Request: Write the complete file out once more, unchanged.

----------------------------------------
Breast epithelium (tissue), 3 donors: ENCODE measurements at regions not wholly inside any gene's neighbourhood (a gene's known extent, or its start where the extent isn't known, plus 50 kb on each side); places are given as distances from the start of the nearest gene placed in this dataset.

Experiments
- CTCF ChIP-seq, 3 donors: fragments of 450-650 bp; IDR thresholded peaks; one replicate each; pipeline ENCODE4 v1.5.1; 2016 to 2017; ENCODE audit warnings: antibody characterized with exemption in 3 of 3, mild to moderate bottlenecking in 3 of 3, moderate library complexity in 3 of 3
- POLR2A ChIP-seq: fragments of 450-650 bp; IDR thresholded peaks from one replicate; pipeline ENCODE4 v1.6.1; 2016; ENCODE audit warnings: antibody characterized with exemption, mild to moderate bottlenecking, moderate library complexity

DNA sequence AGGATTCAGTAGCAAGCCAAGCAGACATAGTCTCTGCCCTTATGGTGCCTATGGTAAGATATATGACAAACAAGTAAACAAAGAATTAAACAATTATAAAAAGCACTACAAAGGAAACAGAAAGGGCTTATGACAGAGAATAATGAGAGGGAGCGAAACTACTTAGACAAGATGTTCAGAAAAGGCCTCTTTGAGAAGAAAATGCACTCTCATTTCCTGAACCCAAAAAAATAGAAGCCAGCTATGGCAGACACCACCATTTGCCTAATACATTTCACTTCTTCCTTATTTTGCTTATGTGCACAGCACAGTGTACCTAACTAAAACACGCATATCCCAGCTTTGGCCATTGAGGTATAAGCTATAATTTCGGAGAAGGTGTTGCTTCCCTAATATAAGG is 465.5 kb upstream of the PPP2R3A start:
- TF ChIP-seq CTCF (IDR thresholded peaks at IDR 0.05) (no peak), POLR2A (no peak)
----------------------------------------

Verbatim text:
Breast epithelium (tissue), 3 donors: ENCODE measurements at regions not wholly inside any gene's neighbourhood (a gene's known extent, or its start where the extent isn't known, plus 50 kb on each side); places are given as distances from the start of the nearest gene placed in this dataset.

Experiments
- CTCF ChIP-seq, 3 donors: fragments of 450-650 bp; IDR thresholded peaks; one replicate each; pipeline ENCODE4 v1.5.1; 2016 to 2017; ENCODE audit warnings: antibody characterized with exemption in 3 of 3, mild to moderate bottlenecking in 3 of 3, moderate library complexity in 3 of 3
- POLR2A ChIP-seq: fragments of 450-650 bp; IDR thresholded peaks from one replicate; pipeline ENCODE4 v1.6.1; 2016; ENCODE audit warnings: antibody characterized with exemption, mild to moderate bottlenecking, moderate library complexity

DNA sequence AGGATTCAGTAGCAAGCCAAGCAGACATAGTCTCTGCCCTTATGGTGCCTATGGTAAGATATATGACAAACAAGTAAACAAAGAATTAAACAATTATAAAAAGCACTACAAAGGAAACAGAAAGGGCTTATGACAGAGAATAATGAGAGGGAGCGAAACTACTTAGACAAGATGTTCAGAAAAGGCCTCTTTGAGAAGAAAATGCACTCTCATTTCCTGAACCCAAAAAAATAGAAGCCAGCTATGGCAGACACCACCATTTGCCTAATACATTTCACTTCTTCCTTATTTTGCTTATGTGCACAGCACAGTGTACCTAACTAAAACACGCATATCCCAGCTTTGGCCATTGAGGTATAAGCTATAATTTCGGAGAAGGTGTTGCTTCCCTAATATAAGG is 465.5 kb upstream of the PPP2R3A start:
- TF ChIP-seq CTCF (IDR thresholded peaks at IDR 0.05) (no peak), POLR2A (no peak)